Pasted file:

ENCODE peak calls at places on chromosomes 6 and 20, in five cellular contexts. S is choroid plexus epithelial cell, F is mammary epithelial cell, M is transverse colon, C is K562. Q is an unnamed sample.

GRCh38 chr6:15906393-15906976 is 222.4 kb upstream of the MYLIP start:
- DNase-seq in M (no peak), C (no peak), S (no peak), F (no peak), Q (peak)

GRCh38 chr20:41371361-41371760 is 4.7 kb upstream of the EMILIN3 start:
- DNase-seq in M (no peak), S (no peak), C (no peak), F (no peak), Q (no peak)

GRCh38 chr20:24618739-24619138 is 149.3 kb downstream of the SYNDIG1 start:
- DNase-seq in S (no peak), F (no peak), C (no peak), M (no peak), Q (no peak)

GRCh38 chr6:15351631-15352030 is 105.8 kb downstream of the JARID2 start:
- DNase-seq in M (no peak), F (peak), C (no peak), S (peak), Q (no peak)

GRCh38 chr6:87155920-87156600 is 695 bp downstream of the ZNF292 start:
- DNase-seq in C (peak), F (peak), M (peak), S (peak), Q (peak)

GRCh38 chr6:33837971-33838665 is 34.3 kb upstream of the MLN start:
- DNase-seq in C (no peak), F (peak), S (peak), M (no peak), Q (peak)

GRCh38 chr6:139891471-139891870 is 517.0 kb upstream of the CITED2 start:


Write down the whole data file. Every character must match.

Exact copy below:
ENCODE peak calls at places on chromosomes 6 and 20, in five cellular contexts. S is choroid plexus epithelial cell, F is mammary epithelial cell, M is transverse colon, C is K562. Q is an unnamed sample.

GRCh38 chr6:15906393-15906976 is 222.4 kb upstream of the MYLIP start:
- DNase-seq in M (no peak), C (no peak), S (no peak), F (no peak), Q (peak)

GRCh38 chr20:41371361-41371760 is 4.7 kb upstream of the EMILIN3 start:
- DNase-seq in M (no peak), S (no peak), C (no peak), F (no peak), Q (no peak)

GRCh38 chr20:24618739-24619138 is 149.3 kb downstream of the SYNDIG1 start:
- DNase-seq in S (no peak), F (no peak), C (no peak), M (no peak), Q (no peak)

GRCh38 chr6:15351631-15352030 is 105.8 kb downstream of the JARID2 start:
- DNase-seq in M (no peak), F (peak), C (no peak), S (peak), Q (no peak)

GRCh38 chr6:87155920-87156600 is 695 bp downstream of the ZNF292 start:
- DNase-seq in C (peak), F (peak), M (peak), S (peak), Q (peak)

GRCh38 chr6:33837971-33838665 is 34.3 kb upstream of the MLN start:
- DNase-seq in C (no peak), F (peak), S (peak), M (no peak), Q (peak)

GRCh38 chr6:139891471-139891870 is 517.0 kb upstream of the CITED2 start: